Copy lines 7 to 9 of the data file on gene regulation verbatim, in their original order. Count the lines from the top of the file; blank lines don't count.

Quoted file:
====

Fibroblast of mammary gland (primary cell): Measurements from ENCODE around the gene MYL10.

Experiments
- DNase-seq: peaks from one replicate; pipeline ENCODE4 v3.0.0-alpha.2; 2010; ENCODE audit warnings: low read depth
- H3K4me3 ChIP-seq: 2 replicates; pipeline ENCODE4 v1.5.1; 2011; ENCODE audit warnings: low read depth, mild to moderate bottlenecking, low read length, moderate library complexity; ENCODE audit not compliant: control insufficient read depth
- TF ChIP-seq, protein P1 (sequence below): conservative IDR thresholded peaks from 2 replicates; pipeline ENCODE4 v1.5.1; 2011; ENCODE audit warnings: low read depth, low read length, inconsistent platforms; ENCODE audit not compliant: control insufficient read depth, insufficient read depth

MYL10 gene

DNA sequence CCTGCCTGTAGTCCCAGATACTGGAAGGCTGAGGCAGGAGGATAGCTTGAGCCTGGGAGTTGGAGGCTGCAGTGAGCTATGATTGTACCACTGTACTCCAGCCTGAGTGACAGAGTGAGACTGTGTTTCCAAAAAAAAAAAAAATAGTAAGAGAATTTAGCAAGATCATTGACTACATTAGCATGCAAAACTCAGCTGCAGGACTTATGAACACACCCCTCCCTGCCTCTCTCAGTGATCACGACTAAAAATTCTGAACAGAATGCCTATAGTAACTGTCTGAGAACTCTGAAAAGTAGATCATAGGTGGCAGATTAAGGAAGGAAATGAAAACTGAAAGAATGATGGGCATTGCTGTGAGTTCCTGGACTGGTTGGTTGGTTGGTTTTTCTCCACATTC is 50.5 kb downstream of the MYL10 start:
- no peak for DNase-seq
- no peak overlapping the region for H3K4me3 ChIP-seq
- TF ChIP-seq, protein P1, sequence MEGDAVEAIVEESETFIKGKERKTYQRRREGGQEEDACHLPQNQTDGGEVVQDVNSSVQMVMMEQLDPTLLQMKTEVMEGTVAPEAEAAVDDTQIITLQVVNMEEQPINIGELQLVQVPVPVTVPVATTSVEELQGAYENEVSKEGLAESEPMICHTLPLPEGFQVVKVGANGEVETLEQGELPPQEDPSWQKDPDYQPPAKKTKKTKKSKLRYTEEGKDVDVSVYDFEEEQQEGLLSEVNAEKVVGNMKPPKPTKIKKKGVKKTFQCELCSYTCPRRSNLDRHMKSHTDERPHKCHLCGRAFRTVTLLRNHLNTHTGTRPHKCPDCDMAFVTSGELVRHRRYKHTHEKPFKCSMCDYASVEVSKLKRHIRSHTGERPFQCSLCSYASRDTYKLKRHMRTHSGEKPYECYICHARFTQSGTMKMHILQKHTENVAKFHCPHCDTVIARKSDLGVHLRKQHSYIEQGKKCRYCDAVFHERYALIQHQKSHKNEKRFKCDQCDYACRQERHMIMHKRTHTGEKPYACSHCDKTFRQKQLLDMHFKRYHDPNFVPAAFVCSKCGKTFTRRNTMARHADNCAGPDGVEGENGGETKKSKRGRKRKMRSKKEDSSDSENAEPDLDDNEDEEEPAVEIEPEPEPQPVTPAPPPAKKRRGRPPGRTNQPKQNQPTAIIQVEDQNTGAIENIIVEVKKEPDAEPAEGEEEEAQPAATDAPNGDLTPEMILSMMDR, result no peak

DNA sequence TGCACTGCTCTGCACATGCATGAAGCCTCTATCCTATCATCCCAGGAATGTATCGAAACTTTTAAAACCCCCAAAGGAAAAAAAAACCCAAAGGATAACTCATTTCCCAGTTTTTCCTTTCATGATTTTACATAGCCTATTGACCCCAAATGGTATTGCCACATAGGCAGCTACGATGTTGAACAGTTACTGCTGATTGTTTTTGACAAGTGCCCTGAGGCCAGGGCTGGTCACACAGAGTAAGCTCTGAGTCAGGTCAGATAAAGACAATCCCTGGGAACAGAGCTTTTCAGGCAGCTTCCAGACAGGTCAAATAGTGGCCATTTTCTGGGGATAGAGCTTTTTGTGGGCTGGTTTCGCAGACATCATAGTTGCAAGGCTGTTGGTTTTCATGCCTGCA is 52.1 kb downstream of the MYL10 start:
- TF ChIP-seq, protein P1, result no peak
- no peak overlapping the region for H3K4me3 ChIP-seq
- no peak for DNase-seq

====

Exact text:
DNA sequence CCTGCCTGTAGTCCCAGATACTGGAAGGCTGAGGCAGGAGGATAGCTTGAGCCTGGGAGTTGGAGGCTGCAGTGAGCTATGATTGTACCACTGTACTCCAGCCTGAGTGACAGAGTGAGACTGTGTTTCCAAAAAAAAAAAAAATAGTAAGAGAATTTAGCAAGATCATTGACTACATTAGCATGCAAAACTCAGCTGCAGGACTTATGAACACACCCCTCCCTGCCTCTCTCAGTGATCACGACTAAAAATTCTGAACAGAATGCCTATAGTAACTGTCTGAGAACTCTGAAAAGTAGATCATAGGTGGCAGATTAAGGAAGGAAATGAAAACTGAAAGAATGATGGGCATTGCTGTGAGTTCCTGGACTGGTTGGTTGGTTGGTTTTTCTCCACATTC is 50.5 kb downstream of the MYL10 start:
- no peak for DNase-seq
- no peak overlapping the region for H3K4me3 ChIP-seq